Excerpts from recent editorials in the United States and abroad:
The New York Post on Twitter fact-checking President Donald Trump's tweets:
After President Trump’s fevered conspiracy tweets about Joe Scarborough’s former intern Lori Klausutis, her widower, T.J. Klausutis, begged the company to delete them. It was a heartbreaking plea (one that Trump himself should listen to), but CEO Jack Dorsey made the right call. The tweets were a living record of the nation’s president, and the company wasn’t going to take them down.
But then, later on Tuesday, Twitter decided on what is considered a compromise. It would flag Trump’s tweets for “misinformation,” beginning with his rants against mail-in voting.
Dorsey should have stuck to his hands-off approach.
This isn’t a free-speech issue, as Trump claimed last night. Twitter is a private company and can decide what’s published on its platform. But Dorsey understands that Twitter is documenting history here. If he bans Trump, he’s making a political statement — not providing the neutral forum for ideas that the company invented.
But now Dorsey walked into the trap he was trying to avoid. What will be labeled misinformation? Will liberals, too, get warning labels? Who decides? Will every user be read and reviewed, or just Trump?
Already, one sees that the “fact-checking” services of social-media giants such as Facebook are more about stifling the conversation than the truth. One day’s conspiracy theory can turn into another day’s investigative report, and vice versa. Most of all, it’s a patronizing, liberal form of engineering — deciding that readers can’t judge for themselves.
Twitter already has a robust form of “fact-checking”: All the people who comment on a post, retweet a post, rebut, argue and insult. Let them handle it, Jack.
The Washington Post the death of George Floyd, an unarmed black man killed while being detained by police:
Another day in the United States, another unarmed black man dead following unwarranted, insupportable, outrageous police violence. When will it end?
In Minneapolis on Monday evening, a white officer bore down with his knee on the neck of a handcuffed black man who lay sprawled on the street, rasping, “I cannot breathe” and “Don’t kill me.” The man died a short time after.
The suspect, George Floyd, was in his 40s. He was arrested when officers responded to what they called a suspected “forgery in progress.” They said the man appeared to be intoxicated and that he resisted arrest, though no evidence has been presented for either assertion.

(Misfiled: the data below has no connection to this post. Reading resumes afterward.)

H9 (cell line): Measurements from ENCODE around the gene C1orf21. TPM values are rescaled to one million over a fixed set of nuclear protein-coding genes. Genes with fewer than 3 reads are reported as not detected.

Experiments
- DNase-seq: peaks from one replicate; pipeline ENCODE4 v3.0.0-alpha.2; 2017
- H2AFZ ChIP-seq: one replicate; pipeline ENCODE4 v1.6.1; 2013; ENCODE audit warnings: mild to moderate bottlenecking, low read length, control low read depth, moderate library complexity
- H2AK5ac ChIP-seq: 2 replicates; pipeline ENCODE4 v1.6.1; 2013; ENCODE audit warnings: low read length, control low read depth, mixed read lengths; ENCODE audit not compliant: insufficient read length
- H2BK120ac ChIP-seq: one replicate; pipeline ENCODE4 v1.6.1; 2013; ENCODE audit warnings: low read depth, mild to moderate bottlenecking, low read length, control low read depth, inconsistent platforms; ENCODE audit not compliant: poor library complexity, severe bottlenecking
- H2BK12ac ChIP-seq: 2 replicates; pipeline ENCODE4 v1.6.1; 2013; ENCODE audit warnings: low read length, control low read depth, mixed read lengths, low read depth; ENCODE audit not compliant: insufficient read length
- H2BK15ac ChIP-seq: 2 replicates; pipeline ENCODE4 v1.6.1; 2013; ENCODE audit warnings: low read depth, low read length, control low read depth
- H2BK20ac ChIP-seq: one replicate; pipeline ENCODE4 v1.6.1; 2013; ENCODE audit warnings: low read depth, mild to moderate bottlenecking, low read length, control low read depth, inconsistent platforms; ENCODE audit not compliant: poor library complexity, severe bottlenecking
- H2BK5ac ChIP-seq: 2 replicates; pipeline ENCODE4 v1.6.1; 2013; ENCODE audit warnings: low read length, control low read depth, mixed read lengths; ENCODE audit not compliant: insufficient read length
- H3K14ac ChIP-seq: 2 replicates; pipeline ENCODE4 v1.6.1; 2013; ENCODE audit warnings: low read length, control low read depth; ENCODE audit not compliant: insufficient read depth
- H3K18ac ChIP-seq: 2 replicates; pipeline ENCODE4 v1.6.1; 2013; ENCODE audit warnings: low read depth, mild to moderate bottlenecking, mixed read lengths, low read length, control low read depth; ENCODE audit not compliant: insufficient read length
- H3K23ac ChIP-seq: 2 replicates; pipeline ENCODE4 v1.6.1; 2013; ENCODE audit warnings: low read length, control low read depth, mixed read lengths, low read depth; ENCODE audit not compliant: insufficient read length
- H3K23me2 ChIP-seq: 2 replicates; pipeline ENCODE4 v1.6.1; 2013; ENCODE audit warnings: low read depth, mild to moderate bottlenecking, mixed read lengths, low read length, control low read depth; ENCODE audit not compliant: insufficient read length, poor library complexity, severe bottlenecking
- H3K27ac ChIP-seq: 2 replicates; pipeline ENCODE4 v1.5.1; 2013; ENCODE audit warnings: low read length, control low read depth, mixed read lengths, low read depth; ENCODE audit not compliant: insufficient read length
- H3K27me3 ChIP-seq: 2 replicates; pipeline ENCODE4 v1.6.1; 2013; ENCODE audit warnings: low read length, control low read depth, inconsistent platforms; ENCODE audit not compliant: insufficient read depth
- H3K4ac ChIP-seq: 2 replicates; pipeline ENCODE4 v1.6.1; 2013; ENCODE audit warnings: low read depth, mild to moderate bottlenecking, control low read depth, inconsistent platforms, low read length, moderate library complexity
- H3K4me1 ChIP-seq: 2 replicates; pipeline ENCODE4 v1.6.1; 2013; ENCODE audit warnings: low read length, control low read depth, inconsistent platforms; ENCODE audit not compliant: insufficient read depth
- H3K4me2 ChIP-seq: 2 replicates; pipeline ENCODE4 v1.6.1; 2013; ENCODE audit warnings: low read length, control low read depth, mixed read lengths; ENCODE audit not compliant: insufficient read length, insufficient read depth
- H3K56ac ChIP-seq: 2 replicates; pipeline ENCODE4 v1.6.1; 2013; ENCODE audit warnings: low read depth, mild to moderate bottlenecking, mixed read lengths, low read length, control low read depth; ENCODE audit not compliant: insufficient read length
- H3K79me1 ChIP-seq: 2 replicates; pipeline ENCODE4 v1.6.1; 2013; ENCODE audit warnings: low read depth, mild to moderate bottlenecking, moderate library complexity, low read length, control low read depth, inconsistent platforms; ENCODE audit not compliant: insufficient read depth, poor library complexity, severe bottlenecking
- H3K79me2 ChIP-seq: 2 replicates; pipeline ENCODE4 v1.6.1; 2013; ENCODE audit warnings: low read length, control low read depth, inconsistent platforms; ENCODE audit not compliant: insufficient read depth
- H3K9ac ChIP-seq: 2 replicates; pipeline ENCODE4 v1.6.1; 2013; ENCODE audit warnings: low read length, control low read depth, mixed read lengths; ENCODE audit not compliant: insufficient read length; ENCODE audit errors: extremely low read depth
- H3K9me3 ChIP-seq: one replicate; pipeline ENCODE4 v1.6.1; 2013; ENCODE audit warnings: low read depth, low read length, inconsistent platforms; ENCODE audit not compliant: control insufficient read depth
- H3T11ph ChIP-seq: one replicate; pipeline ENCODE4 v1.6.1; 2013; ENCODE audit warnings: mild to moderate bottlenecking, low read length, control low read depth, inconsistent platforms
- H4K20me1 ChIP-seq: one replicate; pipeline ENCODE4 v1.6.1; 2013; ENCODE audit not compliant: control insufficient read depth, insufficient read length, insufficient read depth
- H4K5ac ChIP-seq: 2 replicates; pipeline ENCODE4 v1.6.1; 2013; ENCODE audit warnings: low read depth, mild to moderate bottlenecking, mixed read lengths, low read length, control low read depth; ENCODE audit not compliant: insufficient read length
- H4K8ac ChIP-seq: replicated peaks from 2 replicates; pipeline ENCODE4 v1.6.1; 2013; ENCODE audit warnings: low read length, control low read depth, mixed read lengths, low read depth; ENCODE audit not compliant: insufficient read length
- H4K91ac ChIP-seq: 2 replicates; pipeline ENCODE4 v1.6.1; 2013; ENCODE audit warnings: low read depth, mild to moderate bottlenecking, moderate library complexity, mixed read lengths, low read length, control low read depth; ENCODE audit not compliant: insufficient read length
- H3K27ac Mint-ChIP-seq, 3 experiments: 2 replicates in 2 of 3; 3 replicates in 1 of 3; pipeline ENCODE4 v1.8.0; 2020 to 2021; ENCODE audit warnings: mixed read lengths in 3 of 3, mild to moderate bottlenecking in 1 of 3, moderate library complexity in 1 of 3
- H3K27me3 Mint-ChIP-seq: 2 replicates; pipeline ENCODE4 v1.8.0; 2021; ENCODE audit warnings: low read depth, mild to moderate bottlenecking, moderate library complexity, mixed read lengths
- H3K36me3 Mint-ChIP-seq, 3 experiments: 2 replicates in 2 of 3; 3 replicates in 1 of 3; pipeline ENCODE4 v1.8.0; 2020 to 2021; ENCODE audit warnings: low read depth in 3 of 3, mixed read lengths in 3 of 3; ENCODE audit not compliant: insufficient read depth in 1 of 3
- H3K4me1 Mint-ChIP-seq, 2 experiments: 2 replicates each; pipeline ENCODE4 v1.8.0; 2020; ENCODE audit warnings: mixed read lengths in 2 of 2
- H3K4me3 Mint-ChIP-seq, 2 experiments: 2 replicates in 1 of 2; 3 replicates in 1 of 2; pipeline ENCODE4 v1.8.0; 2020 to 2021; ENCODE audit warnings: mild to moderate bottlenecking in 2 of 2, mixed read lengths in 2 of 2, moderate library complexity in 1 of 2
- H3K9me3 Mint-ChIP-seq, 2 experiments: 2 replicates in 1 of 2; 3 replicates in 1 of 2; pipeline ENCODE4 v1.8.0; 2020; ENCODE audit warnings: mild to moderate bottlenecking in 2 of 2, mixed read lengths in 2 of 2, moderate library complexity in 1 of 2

There is plain evidence of what came next, however, from a video recorded by someone in a group of witnesses who stood a few feet away. In it, the white officer appears impassive, almost bored, as the suspect gasps for breath. He is unmoved as witnesses curse and plead with him to get off the suspect’s neck, as they warn that the man’s nose is bleeding, that he can’t breathe, that he isn’t resisting. Nor does the officer relent when an ambulance medic arrives and checks the man’s neck for a pulse.
When, finally, the officer lifts his knee, the man appears to have lost consciousness as he is dragged onto a stretcher.
On Tuesday, that officer and three others were fired. Now the FBI is investigating the incident. Now the outrage and condemnation are erupting in social media. It is all painfully familiar.
Police killed 1,099 people last year in the United States, according to Mapping Police Violence. Black Americans represented 24 percent of those who died, nearly twice their proportion of the population.
Minneapolis Mayor Jacob Frey (D) was blunt. “Being black in America should not be a death sentence,” he said. “This officer failed in the most basic, human sense. What I keep coming back to is this: This man should not have died.”
In a jarringly anodyne statement Tuesday, as if describing a highway pileup, the Minneapolis police said that officers at the scene “noted (the suspect) appeared to be suffering medical distress.”
Incredibly, the statement made no mention of the fact that the “medical distress” occurred in the course of having the weight of an officer’s body bear down on the man’s neck. The title of the statement is almost risible: “Man Dies After Medical Incident During Police Interaction.”
Six short years ago, Americans watched, horrified, as Eric Garner, his neck in a police officer’s chokehold, pleaded again and again, “I can’t breathe” on a sidewalk on Staten Island. Mr. Garner died. They watched macabre videos showing the deaths of Michael Brown, Walter Scott, Tamir Rice and other black Americans, all shot to death by police.